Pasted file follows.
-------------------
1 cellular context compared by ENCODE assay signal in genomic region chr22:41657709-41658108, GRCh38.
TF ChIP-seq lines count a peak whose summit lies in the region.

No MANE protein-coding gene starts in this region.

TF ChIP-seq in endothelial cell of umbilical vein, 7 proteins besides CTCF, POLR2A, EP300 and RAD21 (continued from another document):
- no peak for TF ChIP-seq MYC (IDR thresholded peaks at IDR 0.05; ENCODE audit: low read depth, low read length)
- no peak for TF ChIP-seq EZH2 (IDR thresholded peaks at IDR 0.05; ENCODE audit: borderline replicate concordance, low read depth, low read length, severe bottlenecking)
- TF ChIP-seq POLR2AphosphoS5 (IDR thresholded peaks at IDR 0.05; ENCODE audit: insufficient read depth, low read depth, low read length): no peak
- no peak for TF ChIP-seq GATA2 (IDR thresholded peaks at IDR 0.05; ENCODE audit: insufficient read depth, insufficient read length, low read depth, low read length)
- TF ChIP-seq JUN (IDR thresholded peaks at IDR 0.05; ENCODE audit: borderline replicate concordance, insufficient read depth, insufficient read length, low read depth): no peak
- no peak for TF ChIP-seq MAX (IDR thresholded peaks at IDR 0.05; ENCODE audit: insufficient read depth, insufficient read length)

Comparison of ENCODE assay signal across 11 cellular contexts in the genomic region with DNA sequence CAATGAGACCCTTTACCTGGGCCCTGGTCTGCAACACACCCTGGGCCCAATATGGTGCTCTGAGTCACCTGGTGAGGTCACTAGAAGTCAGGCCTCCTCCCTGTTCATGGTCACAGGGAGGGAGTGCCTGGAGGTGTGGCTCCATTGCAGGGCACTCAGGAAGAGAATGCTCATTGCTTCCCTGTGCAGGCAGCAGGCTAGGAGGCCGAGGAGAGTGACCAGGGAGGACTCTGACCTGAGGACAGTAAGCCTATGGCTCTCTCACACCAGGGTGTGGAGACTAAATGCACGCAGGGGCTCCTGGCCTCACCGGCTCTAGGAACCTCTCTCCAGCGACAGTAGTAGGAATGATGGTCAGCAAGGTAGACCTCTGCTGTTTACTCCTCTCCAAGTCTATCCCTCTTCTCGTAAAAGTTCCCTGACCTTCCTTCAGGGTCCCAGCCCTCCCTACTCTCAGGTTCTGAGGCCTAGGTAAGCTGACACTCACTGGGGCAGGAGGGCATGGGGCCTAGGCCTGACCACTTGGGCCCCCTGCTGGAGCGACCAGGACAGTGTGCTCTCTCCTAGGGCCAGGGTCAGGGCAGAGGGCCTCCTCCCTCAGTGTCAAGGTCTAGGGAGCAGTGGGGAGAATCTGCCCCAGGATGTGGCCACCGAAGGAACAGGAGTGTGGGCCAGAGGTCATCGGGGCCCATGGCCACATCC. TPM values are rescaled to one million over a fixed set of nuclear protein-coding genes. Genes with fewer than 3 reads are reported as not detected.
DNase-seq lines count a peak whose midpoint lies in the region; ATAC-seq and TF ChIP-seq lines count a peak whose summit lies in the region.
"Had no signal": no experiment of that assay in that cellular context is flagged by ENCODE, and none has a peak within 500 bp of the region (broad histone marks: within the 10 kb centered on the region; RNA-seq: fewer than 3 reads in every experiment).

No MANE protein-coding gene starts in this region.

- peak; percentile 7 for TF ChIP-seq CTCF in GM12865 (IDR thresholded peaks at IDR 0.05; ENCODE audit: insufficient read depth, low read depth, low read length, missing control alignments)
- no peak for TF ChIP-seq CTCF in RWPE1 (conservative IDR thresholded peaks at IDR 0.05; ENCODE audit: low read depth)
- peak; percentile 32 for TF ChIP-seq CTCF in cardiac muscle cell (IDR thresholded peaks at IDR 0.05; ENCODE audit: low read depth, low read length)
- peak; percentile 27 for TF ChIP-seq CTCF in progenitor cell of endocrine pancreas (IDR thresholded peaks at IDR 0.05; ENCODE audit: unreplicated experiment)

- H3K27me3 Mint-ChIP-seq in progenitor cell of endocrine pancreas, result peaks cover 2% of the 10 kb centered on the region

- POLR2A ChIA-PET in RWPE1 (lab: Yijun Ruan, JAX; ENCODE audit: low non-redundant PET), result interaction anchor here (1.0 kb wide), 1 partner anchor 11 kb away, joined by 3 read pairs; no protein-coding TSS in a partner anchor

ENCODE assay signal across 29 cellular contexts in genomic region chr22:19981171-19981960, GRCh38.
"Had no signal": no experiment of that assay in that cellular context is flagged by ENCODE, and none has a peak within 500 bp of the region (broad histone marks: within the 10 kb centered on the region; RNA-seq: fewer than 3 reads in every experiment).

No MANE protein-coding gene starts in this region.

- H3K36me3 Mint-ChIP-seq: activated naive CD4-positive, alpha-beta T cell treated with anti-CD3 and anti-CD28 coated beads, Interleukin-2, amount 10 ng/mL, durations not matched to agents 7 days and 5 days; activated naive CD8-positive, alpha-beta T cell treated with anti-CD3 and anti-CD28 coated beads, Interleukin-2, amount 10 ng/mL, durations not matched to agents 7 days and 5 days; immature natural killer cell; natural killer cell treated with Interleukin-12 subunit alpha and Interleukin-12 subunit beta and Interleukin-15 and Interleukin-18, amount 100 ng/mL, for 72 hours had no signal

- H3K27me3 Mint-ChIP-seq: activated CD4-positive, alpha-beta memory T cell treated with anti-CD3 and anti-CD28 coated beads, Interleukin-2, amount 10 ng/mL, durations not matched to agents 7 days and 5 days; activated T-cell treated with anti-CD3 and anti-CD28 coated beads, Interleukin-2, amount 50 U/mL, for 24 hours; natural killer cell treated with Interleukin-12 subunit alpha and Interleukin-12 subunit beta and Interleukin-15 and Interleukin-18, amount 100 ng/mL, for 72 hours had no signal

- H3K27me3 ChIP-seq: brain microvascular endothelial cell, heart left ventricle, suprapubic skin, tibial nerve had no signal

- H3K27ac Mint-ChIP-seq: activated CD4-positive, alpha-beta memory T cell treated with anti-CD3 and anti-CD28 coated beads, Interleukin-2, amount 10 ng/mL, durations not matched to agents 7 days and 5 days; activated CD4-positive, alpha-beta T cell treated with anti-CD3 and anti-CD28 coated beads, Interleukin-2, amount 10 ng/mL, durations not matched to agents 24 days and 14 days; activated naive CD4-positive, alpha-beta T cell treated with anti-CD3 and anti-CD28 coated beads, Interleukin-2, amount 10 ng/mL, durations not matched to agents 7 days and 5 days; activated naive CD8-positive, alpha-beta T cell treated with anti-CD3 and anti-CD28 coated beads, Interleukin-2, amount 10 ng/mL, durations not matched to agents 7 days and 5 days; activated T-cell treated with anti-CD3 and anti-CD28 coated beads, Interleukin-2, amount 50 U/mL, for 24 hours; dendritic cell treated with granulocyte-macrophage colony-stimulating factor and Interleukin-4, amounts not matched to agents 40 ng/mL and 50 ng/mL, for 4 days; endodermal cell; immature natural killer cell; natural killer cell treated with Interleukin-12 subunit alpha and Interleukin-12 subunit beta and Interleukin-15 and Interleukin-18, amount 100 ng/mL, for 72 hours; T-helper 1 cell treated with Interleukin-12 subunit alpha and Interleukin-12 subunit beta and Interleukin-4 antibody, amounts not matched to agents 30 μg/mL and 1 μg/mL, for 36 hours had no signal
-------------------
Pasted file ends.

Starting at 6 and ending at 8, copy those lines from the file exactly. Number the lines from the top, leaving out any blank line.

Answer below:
- no peak for TF ChIP-seq EZH2 (IDR thresholded peaks at IDR 0.05; ENCODE audit: borderline replicate concordance, low read depth, low read length, severe bottlenecking)
- TF ChIP-seq POLR2AphosphoS5 (IDR thresholded peaks at IDR 0.05; ENCODE audit: insufficient read depth, low read depth, low read length): no peak
- no peak for TF ChIP-seq GATA2 (IDR thresholded peaks at IDR 0.05; ENCODE audit: insufficient read depth, insufficient read length, low read depth, low read length)